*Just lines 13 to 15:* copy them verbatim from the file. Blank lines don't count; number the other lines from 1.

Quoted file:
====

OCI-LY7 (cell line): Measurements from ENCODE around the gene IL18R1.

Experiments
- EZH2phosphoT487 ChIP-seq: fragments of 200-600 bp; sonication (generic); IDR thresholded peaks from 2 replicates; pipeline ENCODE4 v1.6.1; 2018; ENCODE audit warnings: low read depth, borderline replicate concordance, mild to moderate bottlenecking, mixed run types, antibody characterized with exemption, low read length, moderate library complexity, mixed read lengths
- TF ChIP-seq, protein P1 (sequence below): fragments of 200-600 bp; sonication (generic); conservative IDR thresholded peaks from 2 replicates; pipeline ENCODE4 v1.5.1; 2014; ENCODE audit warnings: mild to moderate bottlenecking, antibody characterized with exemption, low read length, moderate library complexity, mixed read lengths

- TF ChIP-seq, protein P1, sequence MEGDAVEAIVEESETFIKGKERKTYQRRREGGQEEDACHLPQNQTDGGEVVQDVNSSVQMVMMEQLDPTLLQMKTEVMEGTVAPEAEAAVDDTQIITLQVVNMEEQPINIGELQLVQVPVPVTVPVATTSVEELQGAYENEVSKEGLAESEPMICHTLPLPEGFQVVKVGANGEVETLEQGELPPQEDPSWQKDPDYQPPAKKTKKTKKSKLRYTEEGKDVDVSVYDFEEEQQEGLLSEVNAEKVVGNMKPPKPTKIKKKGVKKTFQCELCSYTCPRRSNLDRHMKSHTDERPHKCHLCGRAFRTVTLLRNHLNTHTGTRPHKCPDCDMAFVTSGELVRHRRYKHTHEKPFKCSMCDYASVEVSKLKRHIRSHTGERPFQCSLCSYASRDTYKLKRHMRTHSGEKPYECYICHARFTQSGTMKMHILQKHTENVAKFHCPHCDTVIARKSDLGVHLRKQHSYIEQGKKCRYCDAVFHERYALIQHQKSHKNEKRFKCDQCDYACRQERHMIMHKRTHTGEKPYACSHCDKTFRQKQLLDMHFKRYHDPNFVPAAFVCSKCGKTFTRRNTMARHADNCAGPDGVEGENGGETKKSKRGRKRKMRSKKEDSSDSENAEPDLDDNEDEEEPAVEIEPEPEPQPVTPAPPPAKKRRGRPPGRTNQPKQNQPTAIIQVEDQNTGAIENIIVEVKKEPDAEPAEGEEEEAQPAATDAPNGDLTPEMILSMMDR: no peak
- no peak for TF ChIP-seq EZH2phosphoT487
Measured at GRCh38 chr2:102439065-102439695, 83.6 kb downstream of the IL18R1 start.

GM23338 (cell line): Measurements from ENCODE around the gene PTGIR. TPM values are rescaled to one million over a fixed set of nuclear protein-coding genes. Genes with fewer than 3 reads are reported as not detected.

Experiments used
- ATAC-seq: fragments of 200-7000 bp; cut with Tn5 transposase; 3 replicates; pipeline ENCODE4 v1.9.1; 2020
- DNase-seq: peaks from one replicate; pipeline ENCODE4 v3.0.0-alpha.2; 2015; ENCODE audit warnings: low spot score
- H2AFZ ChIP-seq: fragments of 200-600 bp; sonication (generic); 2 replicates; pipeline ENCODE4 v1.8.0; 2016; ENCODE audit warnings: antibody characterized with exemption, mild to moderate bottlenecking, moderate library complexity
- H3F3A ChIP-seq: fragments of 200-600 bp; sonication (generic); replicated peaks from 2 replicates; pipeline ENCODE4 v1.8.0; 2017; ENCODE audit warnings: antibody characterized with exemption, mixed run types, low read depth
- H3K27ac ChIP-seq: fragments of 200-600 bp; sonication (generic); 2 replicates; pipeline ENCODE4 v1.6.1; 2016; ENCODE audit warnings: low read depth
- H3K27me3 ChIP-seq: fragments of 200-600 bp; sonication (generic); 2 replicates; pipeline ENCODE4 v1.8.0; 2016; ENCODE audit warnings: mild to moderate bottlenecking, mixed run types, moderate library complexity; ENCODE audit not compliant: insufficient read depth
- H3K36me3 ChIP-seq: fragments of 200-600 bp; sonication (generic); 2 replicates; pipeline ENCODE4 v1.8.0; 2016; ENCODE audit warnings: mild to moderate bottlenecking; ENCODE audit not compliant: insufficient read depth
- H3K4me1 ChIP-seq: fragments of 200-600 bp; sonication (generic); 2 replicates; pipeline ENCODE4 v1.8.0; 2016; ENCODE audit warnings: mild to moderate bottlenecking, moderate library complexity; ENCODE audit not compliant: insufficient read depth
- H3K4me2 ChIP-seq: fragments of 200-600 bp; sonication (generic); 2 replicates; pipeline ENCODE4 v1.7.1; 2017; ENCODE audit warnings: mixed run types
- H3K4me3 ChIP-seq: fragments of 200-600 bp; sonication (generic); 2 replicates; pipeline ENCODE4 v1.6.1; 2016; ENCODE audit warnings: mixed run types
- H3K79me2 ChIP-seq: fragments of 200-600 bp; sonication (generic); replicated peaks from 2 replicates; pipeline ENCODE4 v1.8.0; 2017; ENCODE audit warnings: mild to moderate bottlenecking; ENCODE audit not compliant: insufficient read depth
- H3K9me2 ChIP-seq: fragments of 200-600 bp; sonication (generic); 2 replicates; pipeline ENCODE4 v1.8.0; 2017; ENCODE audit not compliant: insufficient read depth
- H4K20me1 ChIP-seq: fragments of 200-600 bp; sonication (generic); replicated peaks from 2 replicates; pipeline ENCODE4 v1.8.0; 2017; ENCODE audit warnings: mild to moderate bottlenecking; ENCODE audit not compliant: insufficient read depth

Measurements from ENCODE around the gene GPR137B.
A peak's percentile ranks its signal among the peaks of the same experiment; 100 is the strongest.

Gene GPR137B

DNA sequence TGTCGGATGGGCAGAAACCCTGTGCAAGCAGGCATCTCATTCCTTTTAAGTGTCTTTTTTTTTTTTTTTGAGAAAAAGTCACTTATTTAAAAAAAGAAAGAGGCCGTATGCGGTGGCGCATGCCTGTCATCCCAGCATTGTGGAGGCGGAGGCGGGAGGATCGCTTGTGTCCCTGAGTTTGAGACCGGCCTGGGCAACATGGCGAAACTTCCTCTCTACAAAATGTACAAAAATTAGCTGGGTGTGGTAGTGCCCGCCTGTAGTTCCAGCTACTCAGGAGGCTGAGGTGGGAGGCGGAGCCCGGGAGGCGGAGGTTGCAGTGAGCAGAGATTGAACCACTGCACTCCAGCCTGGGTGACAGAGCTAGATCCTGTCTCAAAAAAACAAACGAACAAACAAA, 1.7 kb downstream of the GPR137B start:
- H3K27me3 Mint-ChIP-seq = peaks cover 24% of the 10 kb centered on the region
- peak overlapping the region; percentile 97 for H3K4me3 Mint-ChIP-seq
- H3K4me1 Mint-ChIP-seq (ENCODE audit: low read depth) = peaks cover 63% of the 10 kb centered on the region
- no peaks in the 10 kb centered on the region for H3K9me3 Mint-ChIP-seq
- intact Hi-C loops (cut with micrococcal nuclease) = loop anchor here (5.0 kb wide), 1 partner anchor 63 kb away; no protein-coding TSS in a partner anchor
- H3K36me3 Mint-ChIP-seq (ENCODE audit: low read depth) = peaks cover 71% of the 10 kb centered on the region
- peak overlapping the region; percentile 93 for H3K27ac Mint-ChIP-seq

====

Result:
- H3F3A ChIP-seq: fragments of 200-600 bp; sonication (generic); replicated peaks from 2 replicates; pipeline ENCODE4 v1.8.0; 2017; ENCODE audit warnings: antibody characterized with exemption, mixed run types, low read depth
- H3K27ac ChIP-seq: fragments of 200-600 bp; sonication (generic); 2 replicates; pipeline ENCODE4 v1.6.1; 2016; ENCODE audit warnings: low read depth
- H3K27me3 ChIP-seq: fragments of 200-600 bp; sonication (generic); 2 replicates; pipeline ENCODE4 v1.8.0; 2016; ENCODE audit warnings: mild to moderate bottlenecking, mixed run types, moderate library complexity; ENCODE audit not compliant: insufficient read depth